If you’re trying to make sense of the ‘re-opening’ debate, here’s one resource that is worth looking at: Google’s COVID-19 Mobility Reports. This is just a slice of the oceans of data Google has at its corporate fingertips. Mainly it’s from geo-tracking data tied to your cellphones. In another conversation we can discuss the pros and cons of Google having access to this data and access to it as its own property. For now, it’s a valuable and fascinating resource for government officials and public health planners because it uses anonymized cellphone tracking data to produce very reliable and granular data on social and economic activity. As I said, Google has always had this and related data and it’s one of their core business assets. But they’ve made an edition of it available for the COVID19 Crisis.
If you click the link above, you can see regularly updated reports for most countries and for all US states. There are reports for Retail & Recreation, Grocery & Pharmacy, Parks, Transit Stations, Workplaces and Residential.
As of May 9th in California, Retail & Recreation remains stable and quite low at -46% of the baseline; Grocery and Pharmacy has been trending up and is now up 4% from the baseline. Parks are trending up but still down 23% from the baseline. Transit numbers have trended up slightly but are still down 40%.
Many of Georgia’s numbers weren’t quite as different as you’d expect from the political conversation. The big difference is the Retail and Recreation number which was only down 17%. Again, that’s relative to California being down 46%. On that same measure Illinois was down 32%; Massachusetts down 45%; Missouri down 20%; New Jersey down 50%; New York down 53%; Washington State down 34%.
We’re talking a lot about Georgia. It’s at 17%. But it’s notable that neighboring South Carolina is only down 15%. Their Grocery and Pharmacy mobility is actually up 17%.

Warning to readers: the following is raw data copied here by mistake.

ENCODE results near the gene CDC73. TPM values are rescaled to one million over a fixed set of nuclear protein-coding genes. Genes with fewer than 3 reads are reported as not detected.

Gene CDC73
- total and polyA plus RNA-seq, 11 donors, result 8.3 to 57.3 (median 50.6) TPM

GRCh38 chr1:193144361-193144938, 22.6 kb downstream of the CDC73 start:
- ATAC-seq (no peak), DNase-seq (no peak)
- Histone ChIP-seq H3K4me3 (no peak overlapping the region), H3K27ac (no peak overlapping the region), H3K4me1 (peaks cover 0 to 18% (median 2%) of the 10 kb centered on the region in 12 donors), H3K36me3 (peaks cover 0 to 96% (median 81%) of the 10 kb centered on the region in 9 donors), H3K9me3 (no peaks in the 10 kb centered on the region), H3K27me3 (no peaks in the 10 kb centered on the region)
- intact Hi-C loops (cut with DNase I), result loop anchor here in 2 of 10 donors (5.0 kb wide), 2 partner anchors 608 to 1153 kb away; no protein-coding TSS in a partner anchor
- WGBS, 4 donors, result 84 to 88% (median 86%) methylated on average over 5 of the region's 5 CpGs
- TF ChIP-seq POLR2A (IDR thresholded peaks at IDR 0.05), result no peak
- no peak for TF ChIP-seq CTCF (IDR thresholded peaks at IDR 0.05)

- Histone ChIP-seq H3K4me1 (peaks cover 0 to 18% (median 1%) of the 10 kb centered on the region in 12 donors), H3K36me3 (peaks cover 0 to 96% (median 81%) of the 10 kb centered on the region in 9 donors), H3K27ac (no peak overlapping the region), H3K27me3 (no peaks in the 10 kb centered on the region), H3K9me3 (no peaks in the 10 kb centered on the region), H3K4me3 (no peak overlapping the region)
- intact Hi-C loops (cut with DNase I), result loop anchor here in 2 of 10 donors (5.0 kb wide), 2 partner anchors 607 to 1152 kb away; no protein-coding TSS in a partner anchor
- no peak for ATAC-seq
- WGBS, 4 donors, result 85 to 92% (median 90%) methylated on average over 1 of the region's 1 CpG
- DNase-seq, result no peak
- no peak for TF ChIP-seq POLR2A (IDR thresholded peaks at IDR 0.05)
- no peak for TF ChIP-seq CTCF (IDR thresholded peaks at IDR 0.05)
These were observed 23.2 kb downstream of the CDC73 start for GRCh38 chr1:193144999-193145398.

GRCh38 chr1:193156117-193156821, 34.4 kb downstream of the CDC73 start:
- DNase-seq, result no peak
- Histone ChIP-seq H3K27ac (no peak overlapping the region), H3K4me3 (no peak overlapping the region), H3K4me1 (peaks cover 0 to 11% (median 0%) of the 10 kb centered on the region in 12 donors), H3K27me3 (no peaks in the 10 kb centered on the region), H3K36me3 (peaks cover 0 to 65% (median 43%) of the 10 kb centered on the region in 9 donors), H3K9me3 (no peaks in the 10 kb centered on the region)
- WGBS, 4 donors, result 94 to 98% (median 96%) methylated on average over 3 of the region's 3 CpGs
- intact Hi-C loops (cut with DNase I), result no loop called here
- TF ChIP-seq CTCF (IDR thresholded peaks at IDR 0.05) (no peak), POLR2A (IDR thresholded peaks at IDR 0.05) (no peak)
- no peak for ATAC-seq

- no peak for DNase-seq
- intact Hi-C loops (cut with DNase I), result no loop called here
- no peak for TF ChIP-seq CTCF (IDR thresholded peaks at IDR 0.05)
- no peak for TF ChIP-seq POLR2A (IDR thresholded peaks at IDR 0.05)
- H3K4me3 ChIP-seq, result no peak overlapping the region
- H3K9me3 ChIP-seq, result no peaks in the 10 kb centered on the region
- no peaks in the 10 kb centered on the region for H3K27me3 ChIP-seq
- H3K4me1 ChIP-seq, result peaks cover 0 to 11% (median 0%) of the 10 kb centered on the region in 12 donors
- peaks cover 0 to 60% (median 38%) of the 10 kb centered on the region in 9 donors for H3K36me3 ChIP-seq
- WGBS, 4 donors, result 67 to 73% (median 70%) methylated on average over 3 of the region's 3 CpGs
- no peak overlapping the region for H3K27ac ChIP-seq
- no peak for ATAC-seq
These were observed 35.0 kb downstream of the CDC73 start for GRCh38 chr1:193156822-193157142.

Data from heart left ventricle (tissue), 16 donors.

One thing the Google explainer makes clear and rightly so is that you can really only make good comparisons between similar kinds of places. Mobility in a city just isn’t the same as in a rural or exurban area. Zipping around alone in your car is very different from using public transportation.
Much of the information is just interesting. If you’re a real data nerd you can download CSV’s of the data to slice it and dice it and maybe align it with public health data.
There’s obviously a lot this kind of data cannot capture. I’m not sure how sensitive it is to whether you go to a restaurant and get curbside pick up versus go in and eat. It doesn’t tell you how people are practicing hand hygiene or wearing masks. But it tells you quite a lot. And it tells it in a way that is measurable and thus significantly actionable for public officials and public health authorities.
The biggest takeaway for me, as I alluded to this morning, is that we shouldn’t assume that what public authorities allow or even encourage is actually what’s happening on the ground. Though collective action is critical, how this all unfolds is mainly tied to how safe people feel or don’t feel.